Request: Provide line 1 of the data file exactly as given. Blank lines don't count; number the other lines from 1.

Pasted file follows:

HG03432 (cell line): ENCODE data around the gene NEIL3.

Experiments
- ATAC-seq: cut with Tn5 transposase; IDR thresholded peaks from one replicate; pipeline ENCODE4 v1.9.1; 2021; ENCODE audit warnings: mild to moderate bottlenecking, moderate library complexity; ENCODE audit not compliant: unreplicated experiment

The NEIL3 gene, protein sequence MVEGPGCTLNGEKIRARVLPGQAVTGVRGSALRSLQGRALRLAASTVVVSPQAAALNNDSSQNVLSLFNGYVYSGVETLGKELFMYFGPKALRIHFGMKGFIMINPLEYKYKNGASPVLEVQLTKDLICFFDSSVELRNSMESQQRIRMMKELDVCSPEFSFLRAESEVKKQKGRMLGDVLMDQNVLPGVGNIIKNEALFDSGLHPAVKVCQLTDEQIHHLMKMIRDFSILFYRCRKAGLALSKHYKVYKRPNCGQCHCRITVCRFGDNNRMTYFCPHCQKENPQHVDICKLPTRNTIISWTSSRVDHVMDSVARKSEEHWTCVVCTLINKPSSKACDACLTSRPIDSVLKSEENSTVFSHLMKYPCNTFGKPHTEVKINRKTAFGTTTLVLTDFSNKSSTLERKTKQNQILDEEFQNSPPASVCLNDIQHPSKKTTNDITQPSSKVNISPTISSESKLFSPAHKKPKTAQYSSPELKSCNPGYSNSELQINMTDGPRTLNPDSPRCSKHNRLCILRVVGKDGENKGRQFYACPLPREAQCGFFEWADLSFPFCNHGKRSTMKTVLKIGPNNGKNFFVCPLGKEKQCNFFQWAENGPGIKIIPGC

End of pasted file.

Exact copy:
HG03432 (cell line): ENCODE data around the gene NEIL3.